A market including all institutions, organisations, and instruments providing medium and long-term funds is known as a Capital Market.
A market that serves as a link between the savers and borrowers by transferring the capital or money from those who have a surplus amount of money to those who are in need of money or investment is known as Financial Market. Simply put, Financial Market is a market that creates and exchanges financial assets. In general, the investors are known as the surplus units and business enterprises are known as the deficit units. Hence, a financial market acts as a link between surplus units and deficit units and brings the borrowers and lenders together. One can allocate funds with the help of the following two main ways:
- Through Banks
- Through Financial Markets
The households (who are the surplus units) may keep their savings in banks or they may use that amount for buying securities from the capital market. The financial market and banks, then lend the funds to the business firms (who are the deficit units). The banks and financial market compete with each other. Financial Markets are classified into two broad categories; namely, Capital Market(Primary Market and Secondary Market) and Money Market.
A market including all institutions, organisations, and instruments providing medium and long-term funds is known as a Capital Market. A capital market does not include institutions and instruments providing finance for a short term, i.e., up to one year. Some of the common instruments of a capital market are debentures, shares, bonds, public deposits, mutual funds, etc. An ideal capital market is one that allocates capital productively, provides sufficient information to the investors, facilitates economic growth, where finance is available to the traders at a reasonable cost, and where the market operations are fair, free, competitive, and transparent. A capital market is of two types; namely, Primary Market and Secondary Market.
According to V.K. Bhalla, “Capital Market can be defined as the mechanism which channelises saving into investment or productive use. Capital market allocates the capital resources amongst alternative uses. It intermediates flow of savings of those who save a part of their income from those who want to invest it in productive assets.”
Nature or Features of Capital Market
The features of a Capital Market are as follows:
1. Serves as a link between Savers and Investment Opportunities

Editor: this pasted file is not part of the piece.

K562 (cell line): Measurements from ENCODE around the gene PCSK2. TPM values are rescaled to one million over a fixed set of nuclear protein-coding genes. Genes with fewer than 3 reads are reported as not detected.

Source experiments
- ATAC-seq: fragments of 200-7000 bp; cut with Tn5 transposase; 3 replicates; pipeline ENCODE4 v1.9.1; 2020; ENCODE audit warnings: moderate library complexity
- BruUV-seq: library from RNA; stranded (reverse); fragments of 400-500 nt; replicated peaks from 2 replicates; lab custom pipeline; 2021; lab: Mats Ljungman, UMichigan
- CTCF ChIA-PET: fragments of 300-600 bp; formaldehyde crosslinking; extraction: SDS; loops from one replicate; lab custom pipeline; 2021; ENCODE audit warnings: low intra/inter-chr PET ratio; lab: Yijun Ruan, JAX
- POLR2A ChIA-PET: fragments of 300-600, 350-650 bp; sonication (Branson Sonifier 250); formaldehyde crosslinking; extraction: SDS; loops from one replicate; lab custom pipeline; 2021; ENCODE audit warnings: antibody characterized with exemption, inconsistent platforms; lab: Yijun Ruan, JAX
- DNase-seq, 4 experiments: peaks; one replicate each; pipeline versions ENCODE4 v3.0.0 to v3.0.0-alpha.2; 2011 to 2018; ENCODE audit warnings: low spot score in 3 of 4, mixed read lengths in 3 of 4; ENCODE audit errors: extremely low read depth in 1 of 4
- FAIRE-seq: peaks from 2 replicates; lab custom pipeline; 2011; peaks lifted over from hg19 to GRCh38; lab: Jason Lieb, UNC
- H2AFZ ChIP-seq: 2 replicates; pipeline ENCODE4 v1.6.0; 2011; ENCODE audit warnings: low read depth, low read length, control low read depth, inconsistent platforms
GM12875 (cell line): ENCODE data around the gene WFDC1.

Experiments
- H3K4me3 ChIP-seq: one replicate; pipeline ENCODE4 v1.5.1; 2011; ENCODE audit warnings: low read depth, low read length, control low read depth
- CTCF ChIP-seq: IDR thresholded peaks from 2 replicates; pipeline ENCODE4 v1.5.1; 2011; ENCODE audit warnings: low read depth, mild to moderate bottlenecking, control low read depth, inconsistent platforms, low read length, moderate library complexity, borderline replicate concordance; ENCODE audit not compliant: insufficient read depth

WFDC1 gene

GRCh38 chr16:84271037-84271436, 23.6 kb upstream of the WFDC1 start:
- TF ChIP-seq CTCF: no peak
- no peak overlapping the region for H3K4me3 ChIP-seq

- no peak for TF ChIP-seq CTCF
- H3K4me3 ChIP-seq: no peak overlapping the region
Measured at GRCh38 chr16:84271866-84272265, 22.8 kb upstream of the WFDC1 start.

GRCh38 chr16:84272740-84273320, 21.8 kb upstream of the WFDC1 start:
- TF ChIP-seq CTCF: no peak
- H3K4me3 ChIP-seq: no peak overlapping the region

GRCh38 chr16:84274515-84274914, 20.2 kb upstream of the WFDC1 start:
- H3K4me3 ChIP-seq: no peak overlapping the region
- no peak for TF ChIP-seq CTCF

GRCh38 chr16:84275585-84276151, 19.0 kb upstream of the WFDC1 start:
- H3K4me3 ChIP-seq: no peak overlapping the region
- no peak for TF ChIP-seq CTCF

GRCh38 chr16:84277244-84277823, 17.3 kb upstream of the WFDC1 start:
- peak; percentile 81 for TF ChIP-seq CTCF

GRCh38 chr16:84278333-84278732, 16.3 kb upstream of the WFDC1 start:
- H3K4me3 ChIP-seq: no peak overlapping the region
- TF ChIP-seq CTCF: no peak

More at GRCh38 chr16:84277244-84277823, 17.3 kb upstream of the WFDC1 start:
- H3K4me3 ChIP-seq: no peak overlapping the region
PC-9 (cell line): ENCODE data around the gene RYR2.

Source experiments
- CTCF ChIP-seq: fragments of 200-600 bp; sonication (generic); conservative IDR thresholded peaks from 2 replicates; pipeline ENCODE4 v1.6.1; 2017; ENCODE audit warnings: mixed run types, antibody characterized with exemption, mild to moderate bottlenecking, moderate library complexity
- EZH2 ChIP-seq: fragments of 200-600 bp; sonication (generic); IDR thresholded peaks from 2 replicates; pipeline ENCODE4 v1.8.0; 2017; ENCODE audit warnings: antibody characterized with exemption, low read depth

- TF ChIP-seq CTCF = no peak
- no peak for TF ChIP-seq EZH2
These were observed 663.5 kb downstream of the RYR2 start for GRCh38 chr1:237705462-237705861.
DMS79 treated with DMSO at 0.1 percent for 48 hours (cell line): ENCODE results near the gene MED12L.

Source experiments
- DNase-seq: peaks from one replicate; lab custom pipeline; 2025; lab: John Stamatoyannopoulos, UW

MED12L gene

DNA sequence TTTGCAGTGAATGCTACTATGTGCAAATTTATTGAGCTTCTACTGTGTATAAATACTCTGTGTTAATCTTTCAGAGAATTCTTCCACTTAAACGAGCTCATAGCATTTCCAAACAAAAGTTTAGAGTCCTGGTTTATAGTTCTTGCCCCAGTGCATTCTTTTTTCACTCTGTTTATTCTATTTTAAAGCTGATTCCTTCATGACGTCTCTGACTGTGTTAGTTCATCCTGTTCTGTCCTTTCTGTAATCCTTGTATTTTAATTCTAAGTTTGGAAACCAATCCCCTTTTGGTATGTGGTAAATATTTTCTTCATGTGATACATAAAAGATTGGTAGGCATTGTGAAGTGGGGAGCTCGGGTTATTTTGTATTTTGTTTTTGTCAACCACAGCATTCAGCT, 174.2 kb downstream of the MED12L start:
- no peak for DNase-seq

A capital market serves as a crucial link between the saving process and investment process, as it transfers money from the savers to entrepreneurial borrowers.
2. Deals in Long-term Investment
A capital market provides funds for the medium and long term, and it does not deal with channelising savings for less than one year.
3. Utilises Intermediaries
A capital market works by making use of different intermediaries like underwriters, brokers, depositories, etc. The intermediaries of a capital market act as the working organs of the capital market. Hence, they are very crucial elements of a capital market.
4. Determinant of Capital Formation
The activities that take place in a capital market determine an economy’s rate of capital formation. This market offers various attractive opportunities to those who have surplus funds so that they can invest more and more in the capital market, and get encouragement in saving more for profitable opportunities.
5. Government Rules and Regulations
Even though a capital market operates freely, it works under the guidance of Government policies. A capital market functions within the framework of government rules and regulations. For example, the stock exchange works under the regulations of a government body, i.e., SEBI.
Classification of Capital Market
A capital market can be classified into two categories; viz., Primary Market and Secondary Market.
1. Primary Market (New Issue Market)
A market in which the securities are sold for the first time is known as a Primary Market. It means that under the primary market, new securities are issued from the company. Another name for the primary market is New Issue Market. This market contributes directly to the capital formation of a company, as the company directly goes to investors and uses the funds for investment in machines, land, building, equipment, etc.
Method of Floatation of Securities in Primary Market
One can issue the securities in the primary market with the help of the following methods:
i) Public Issue through Prospectus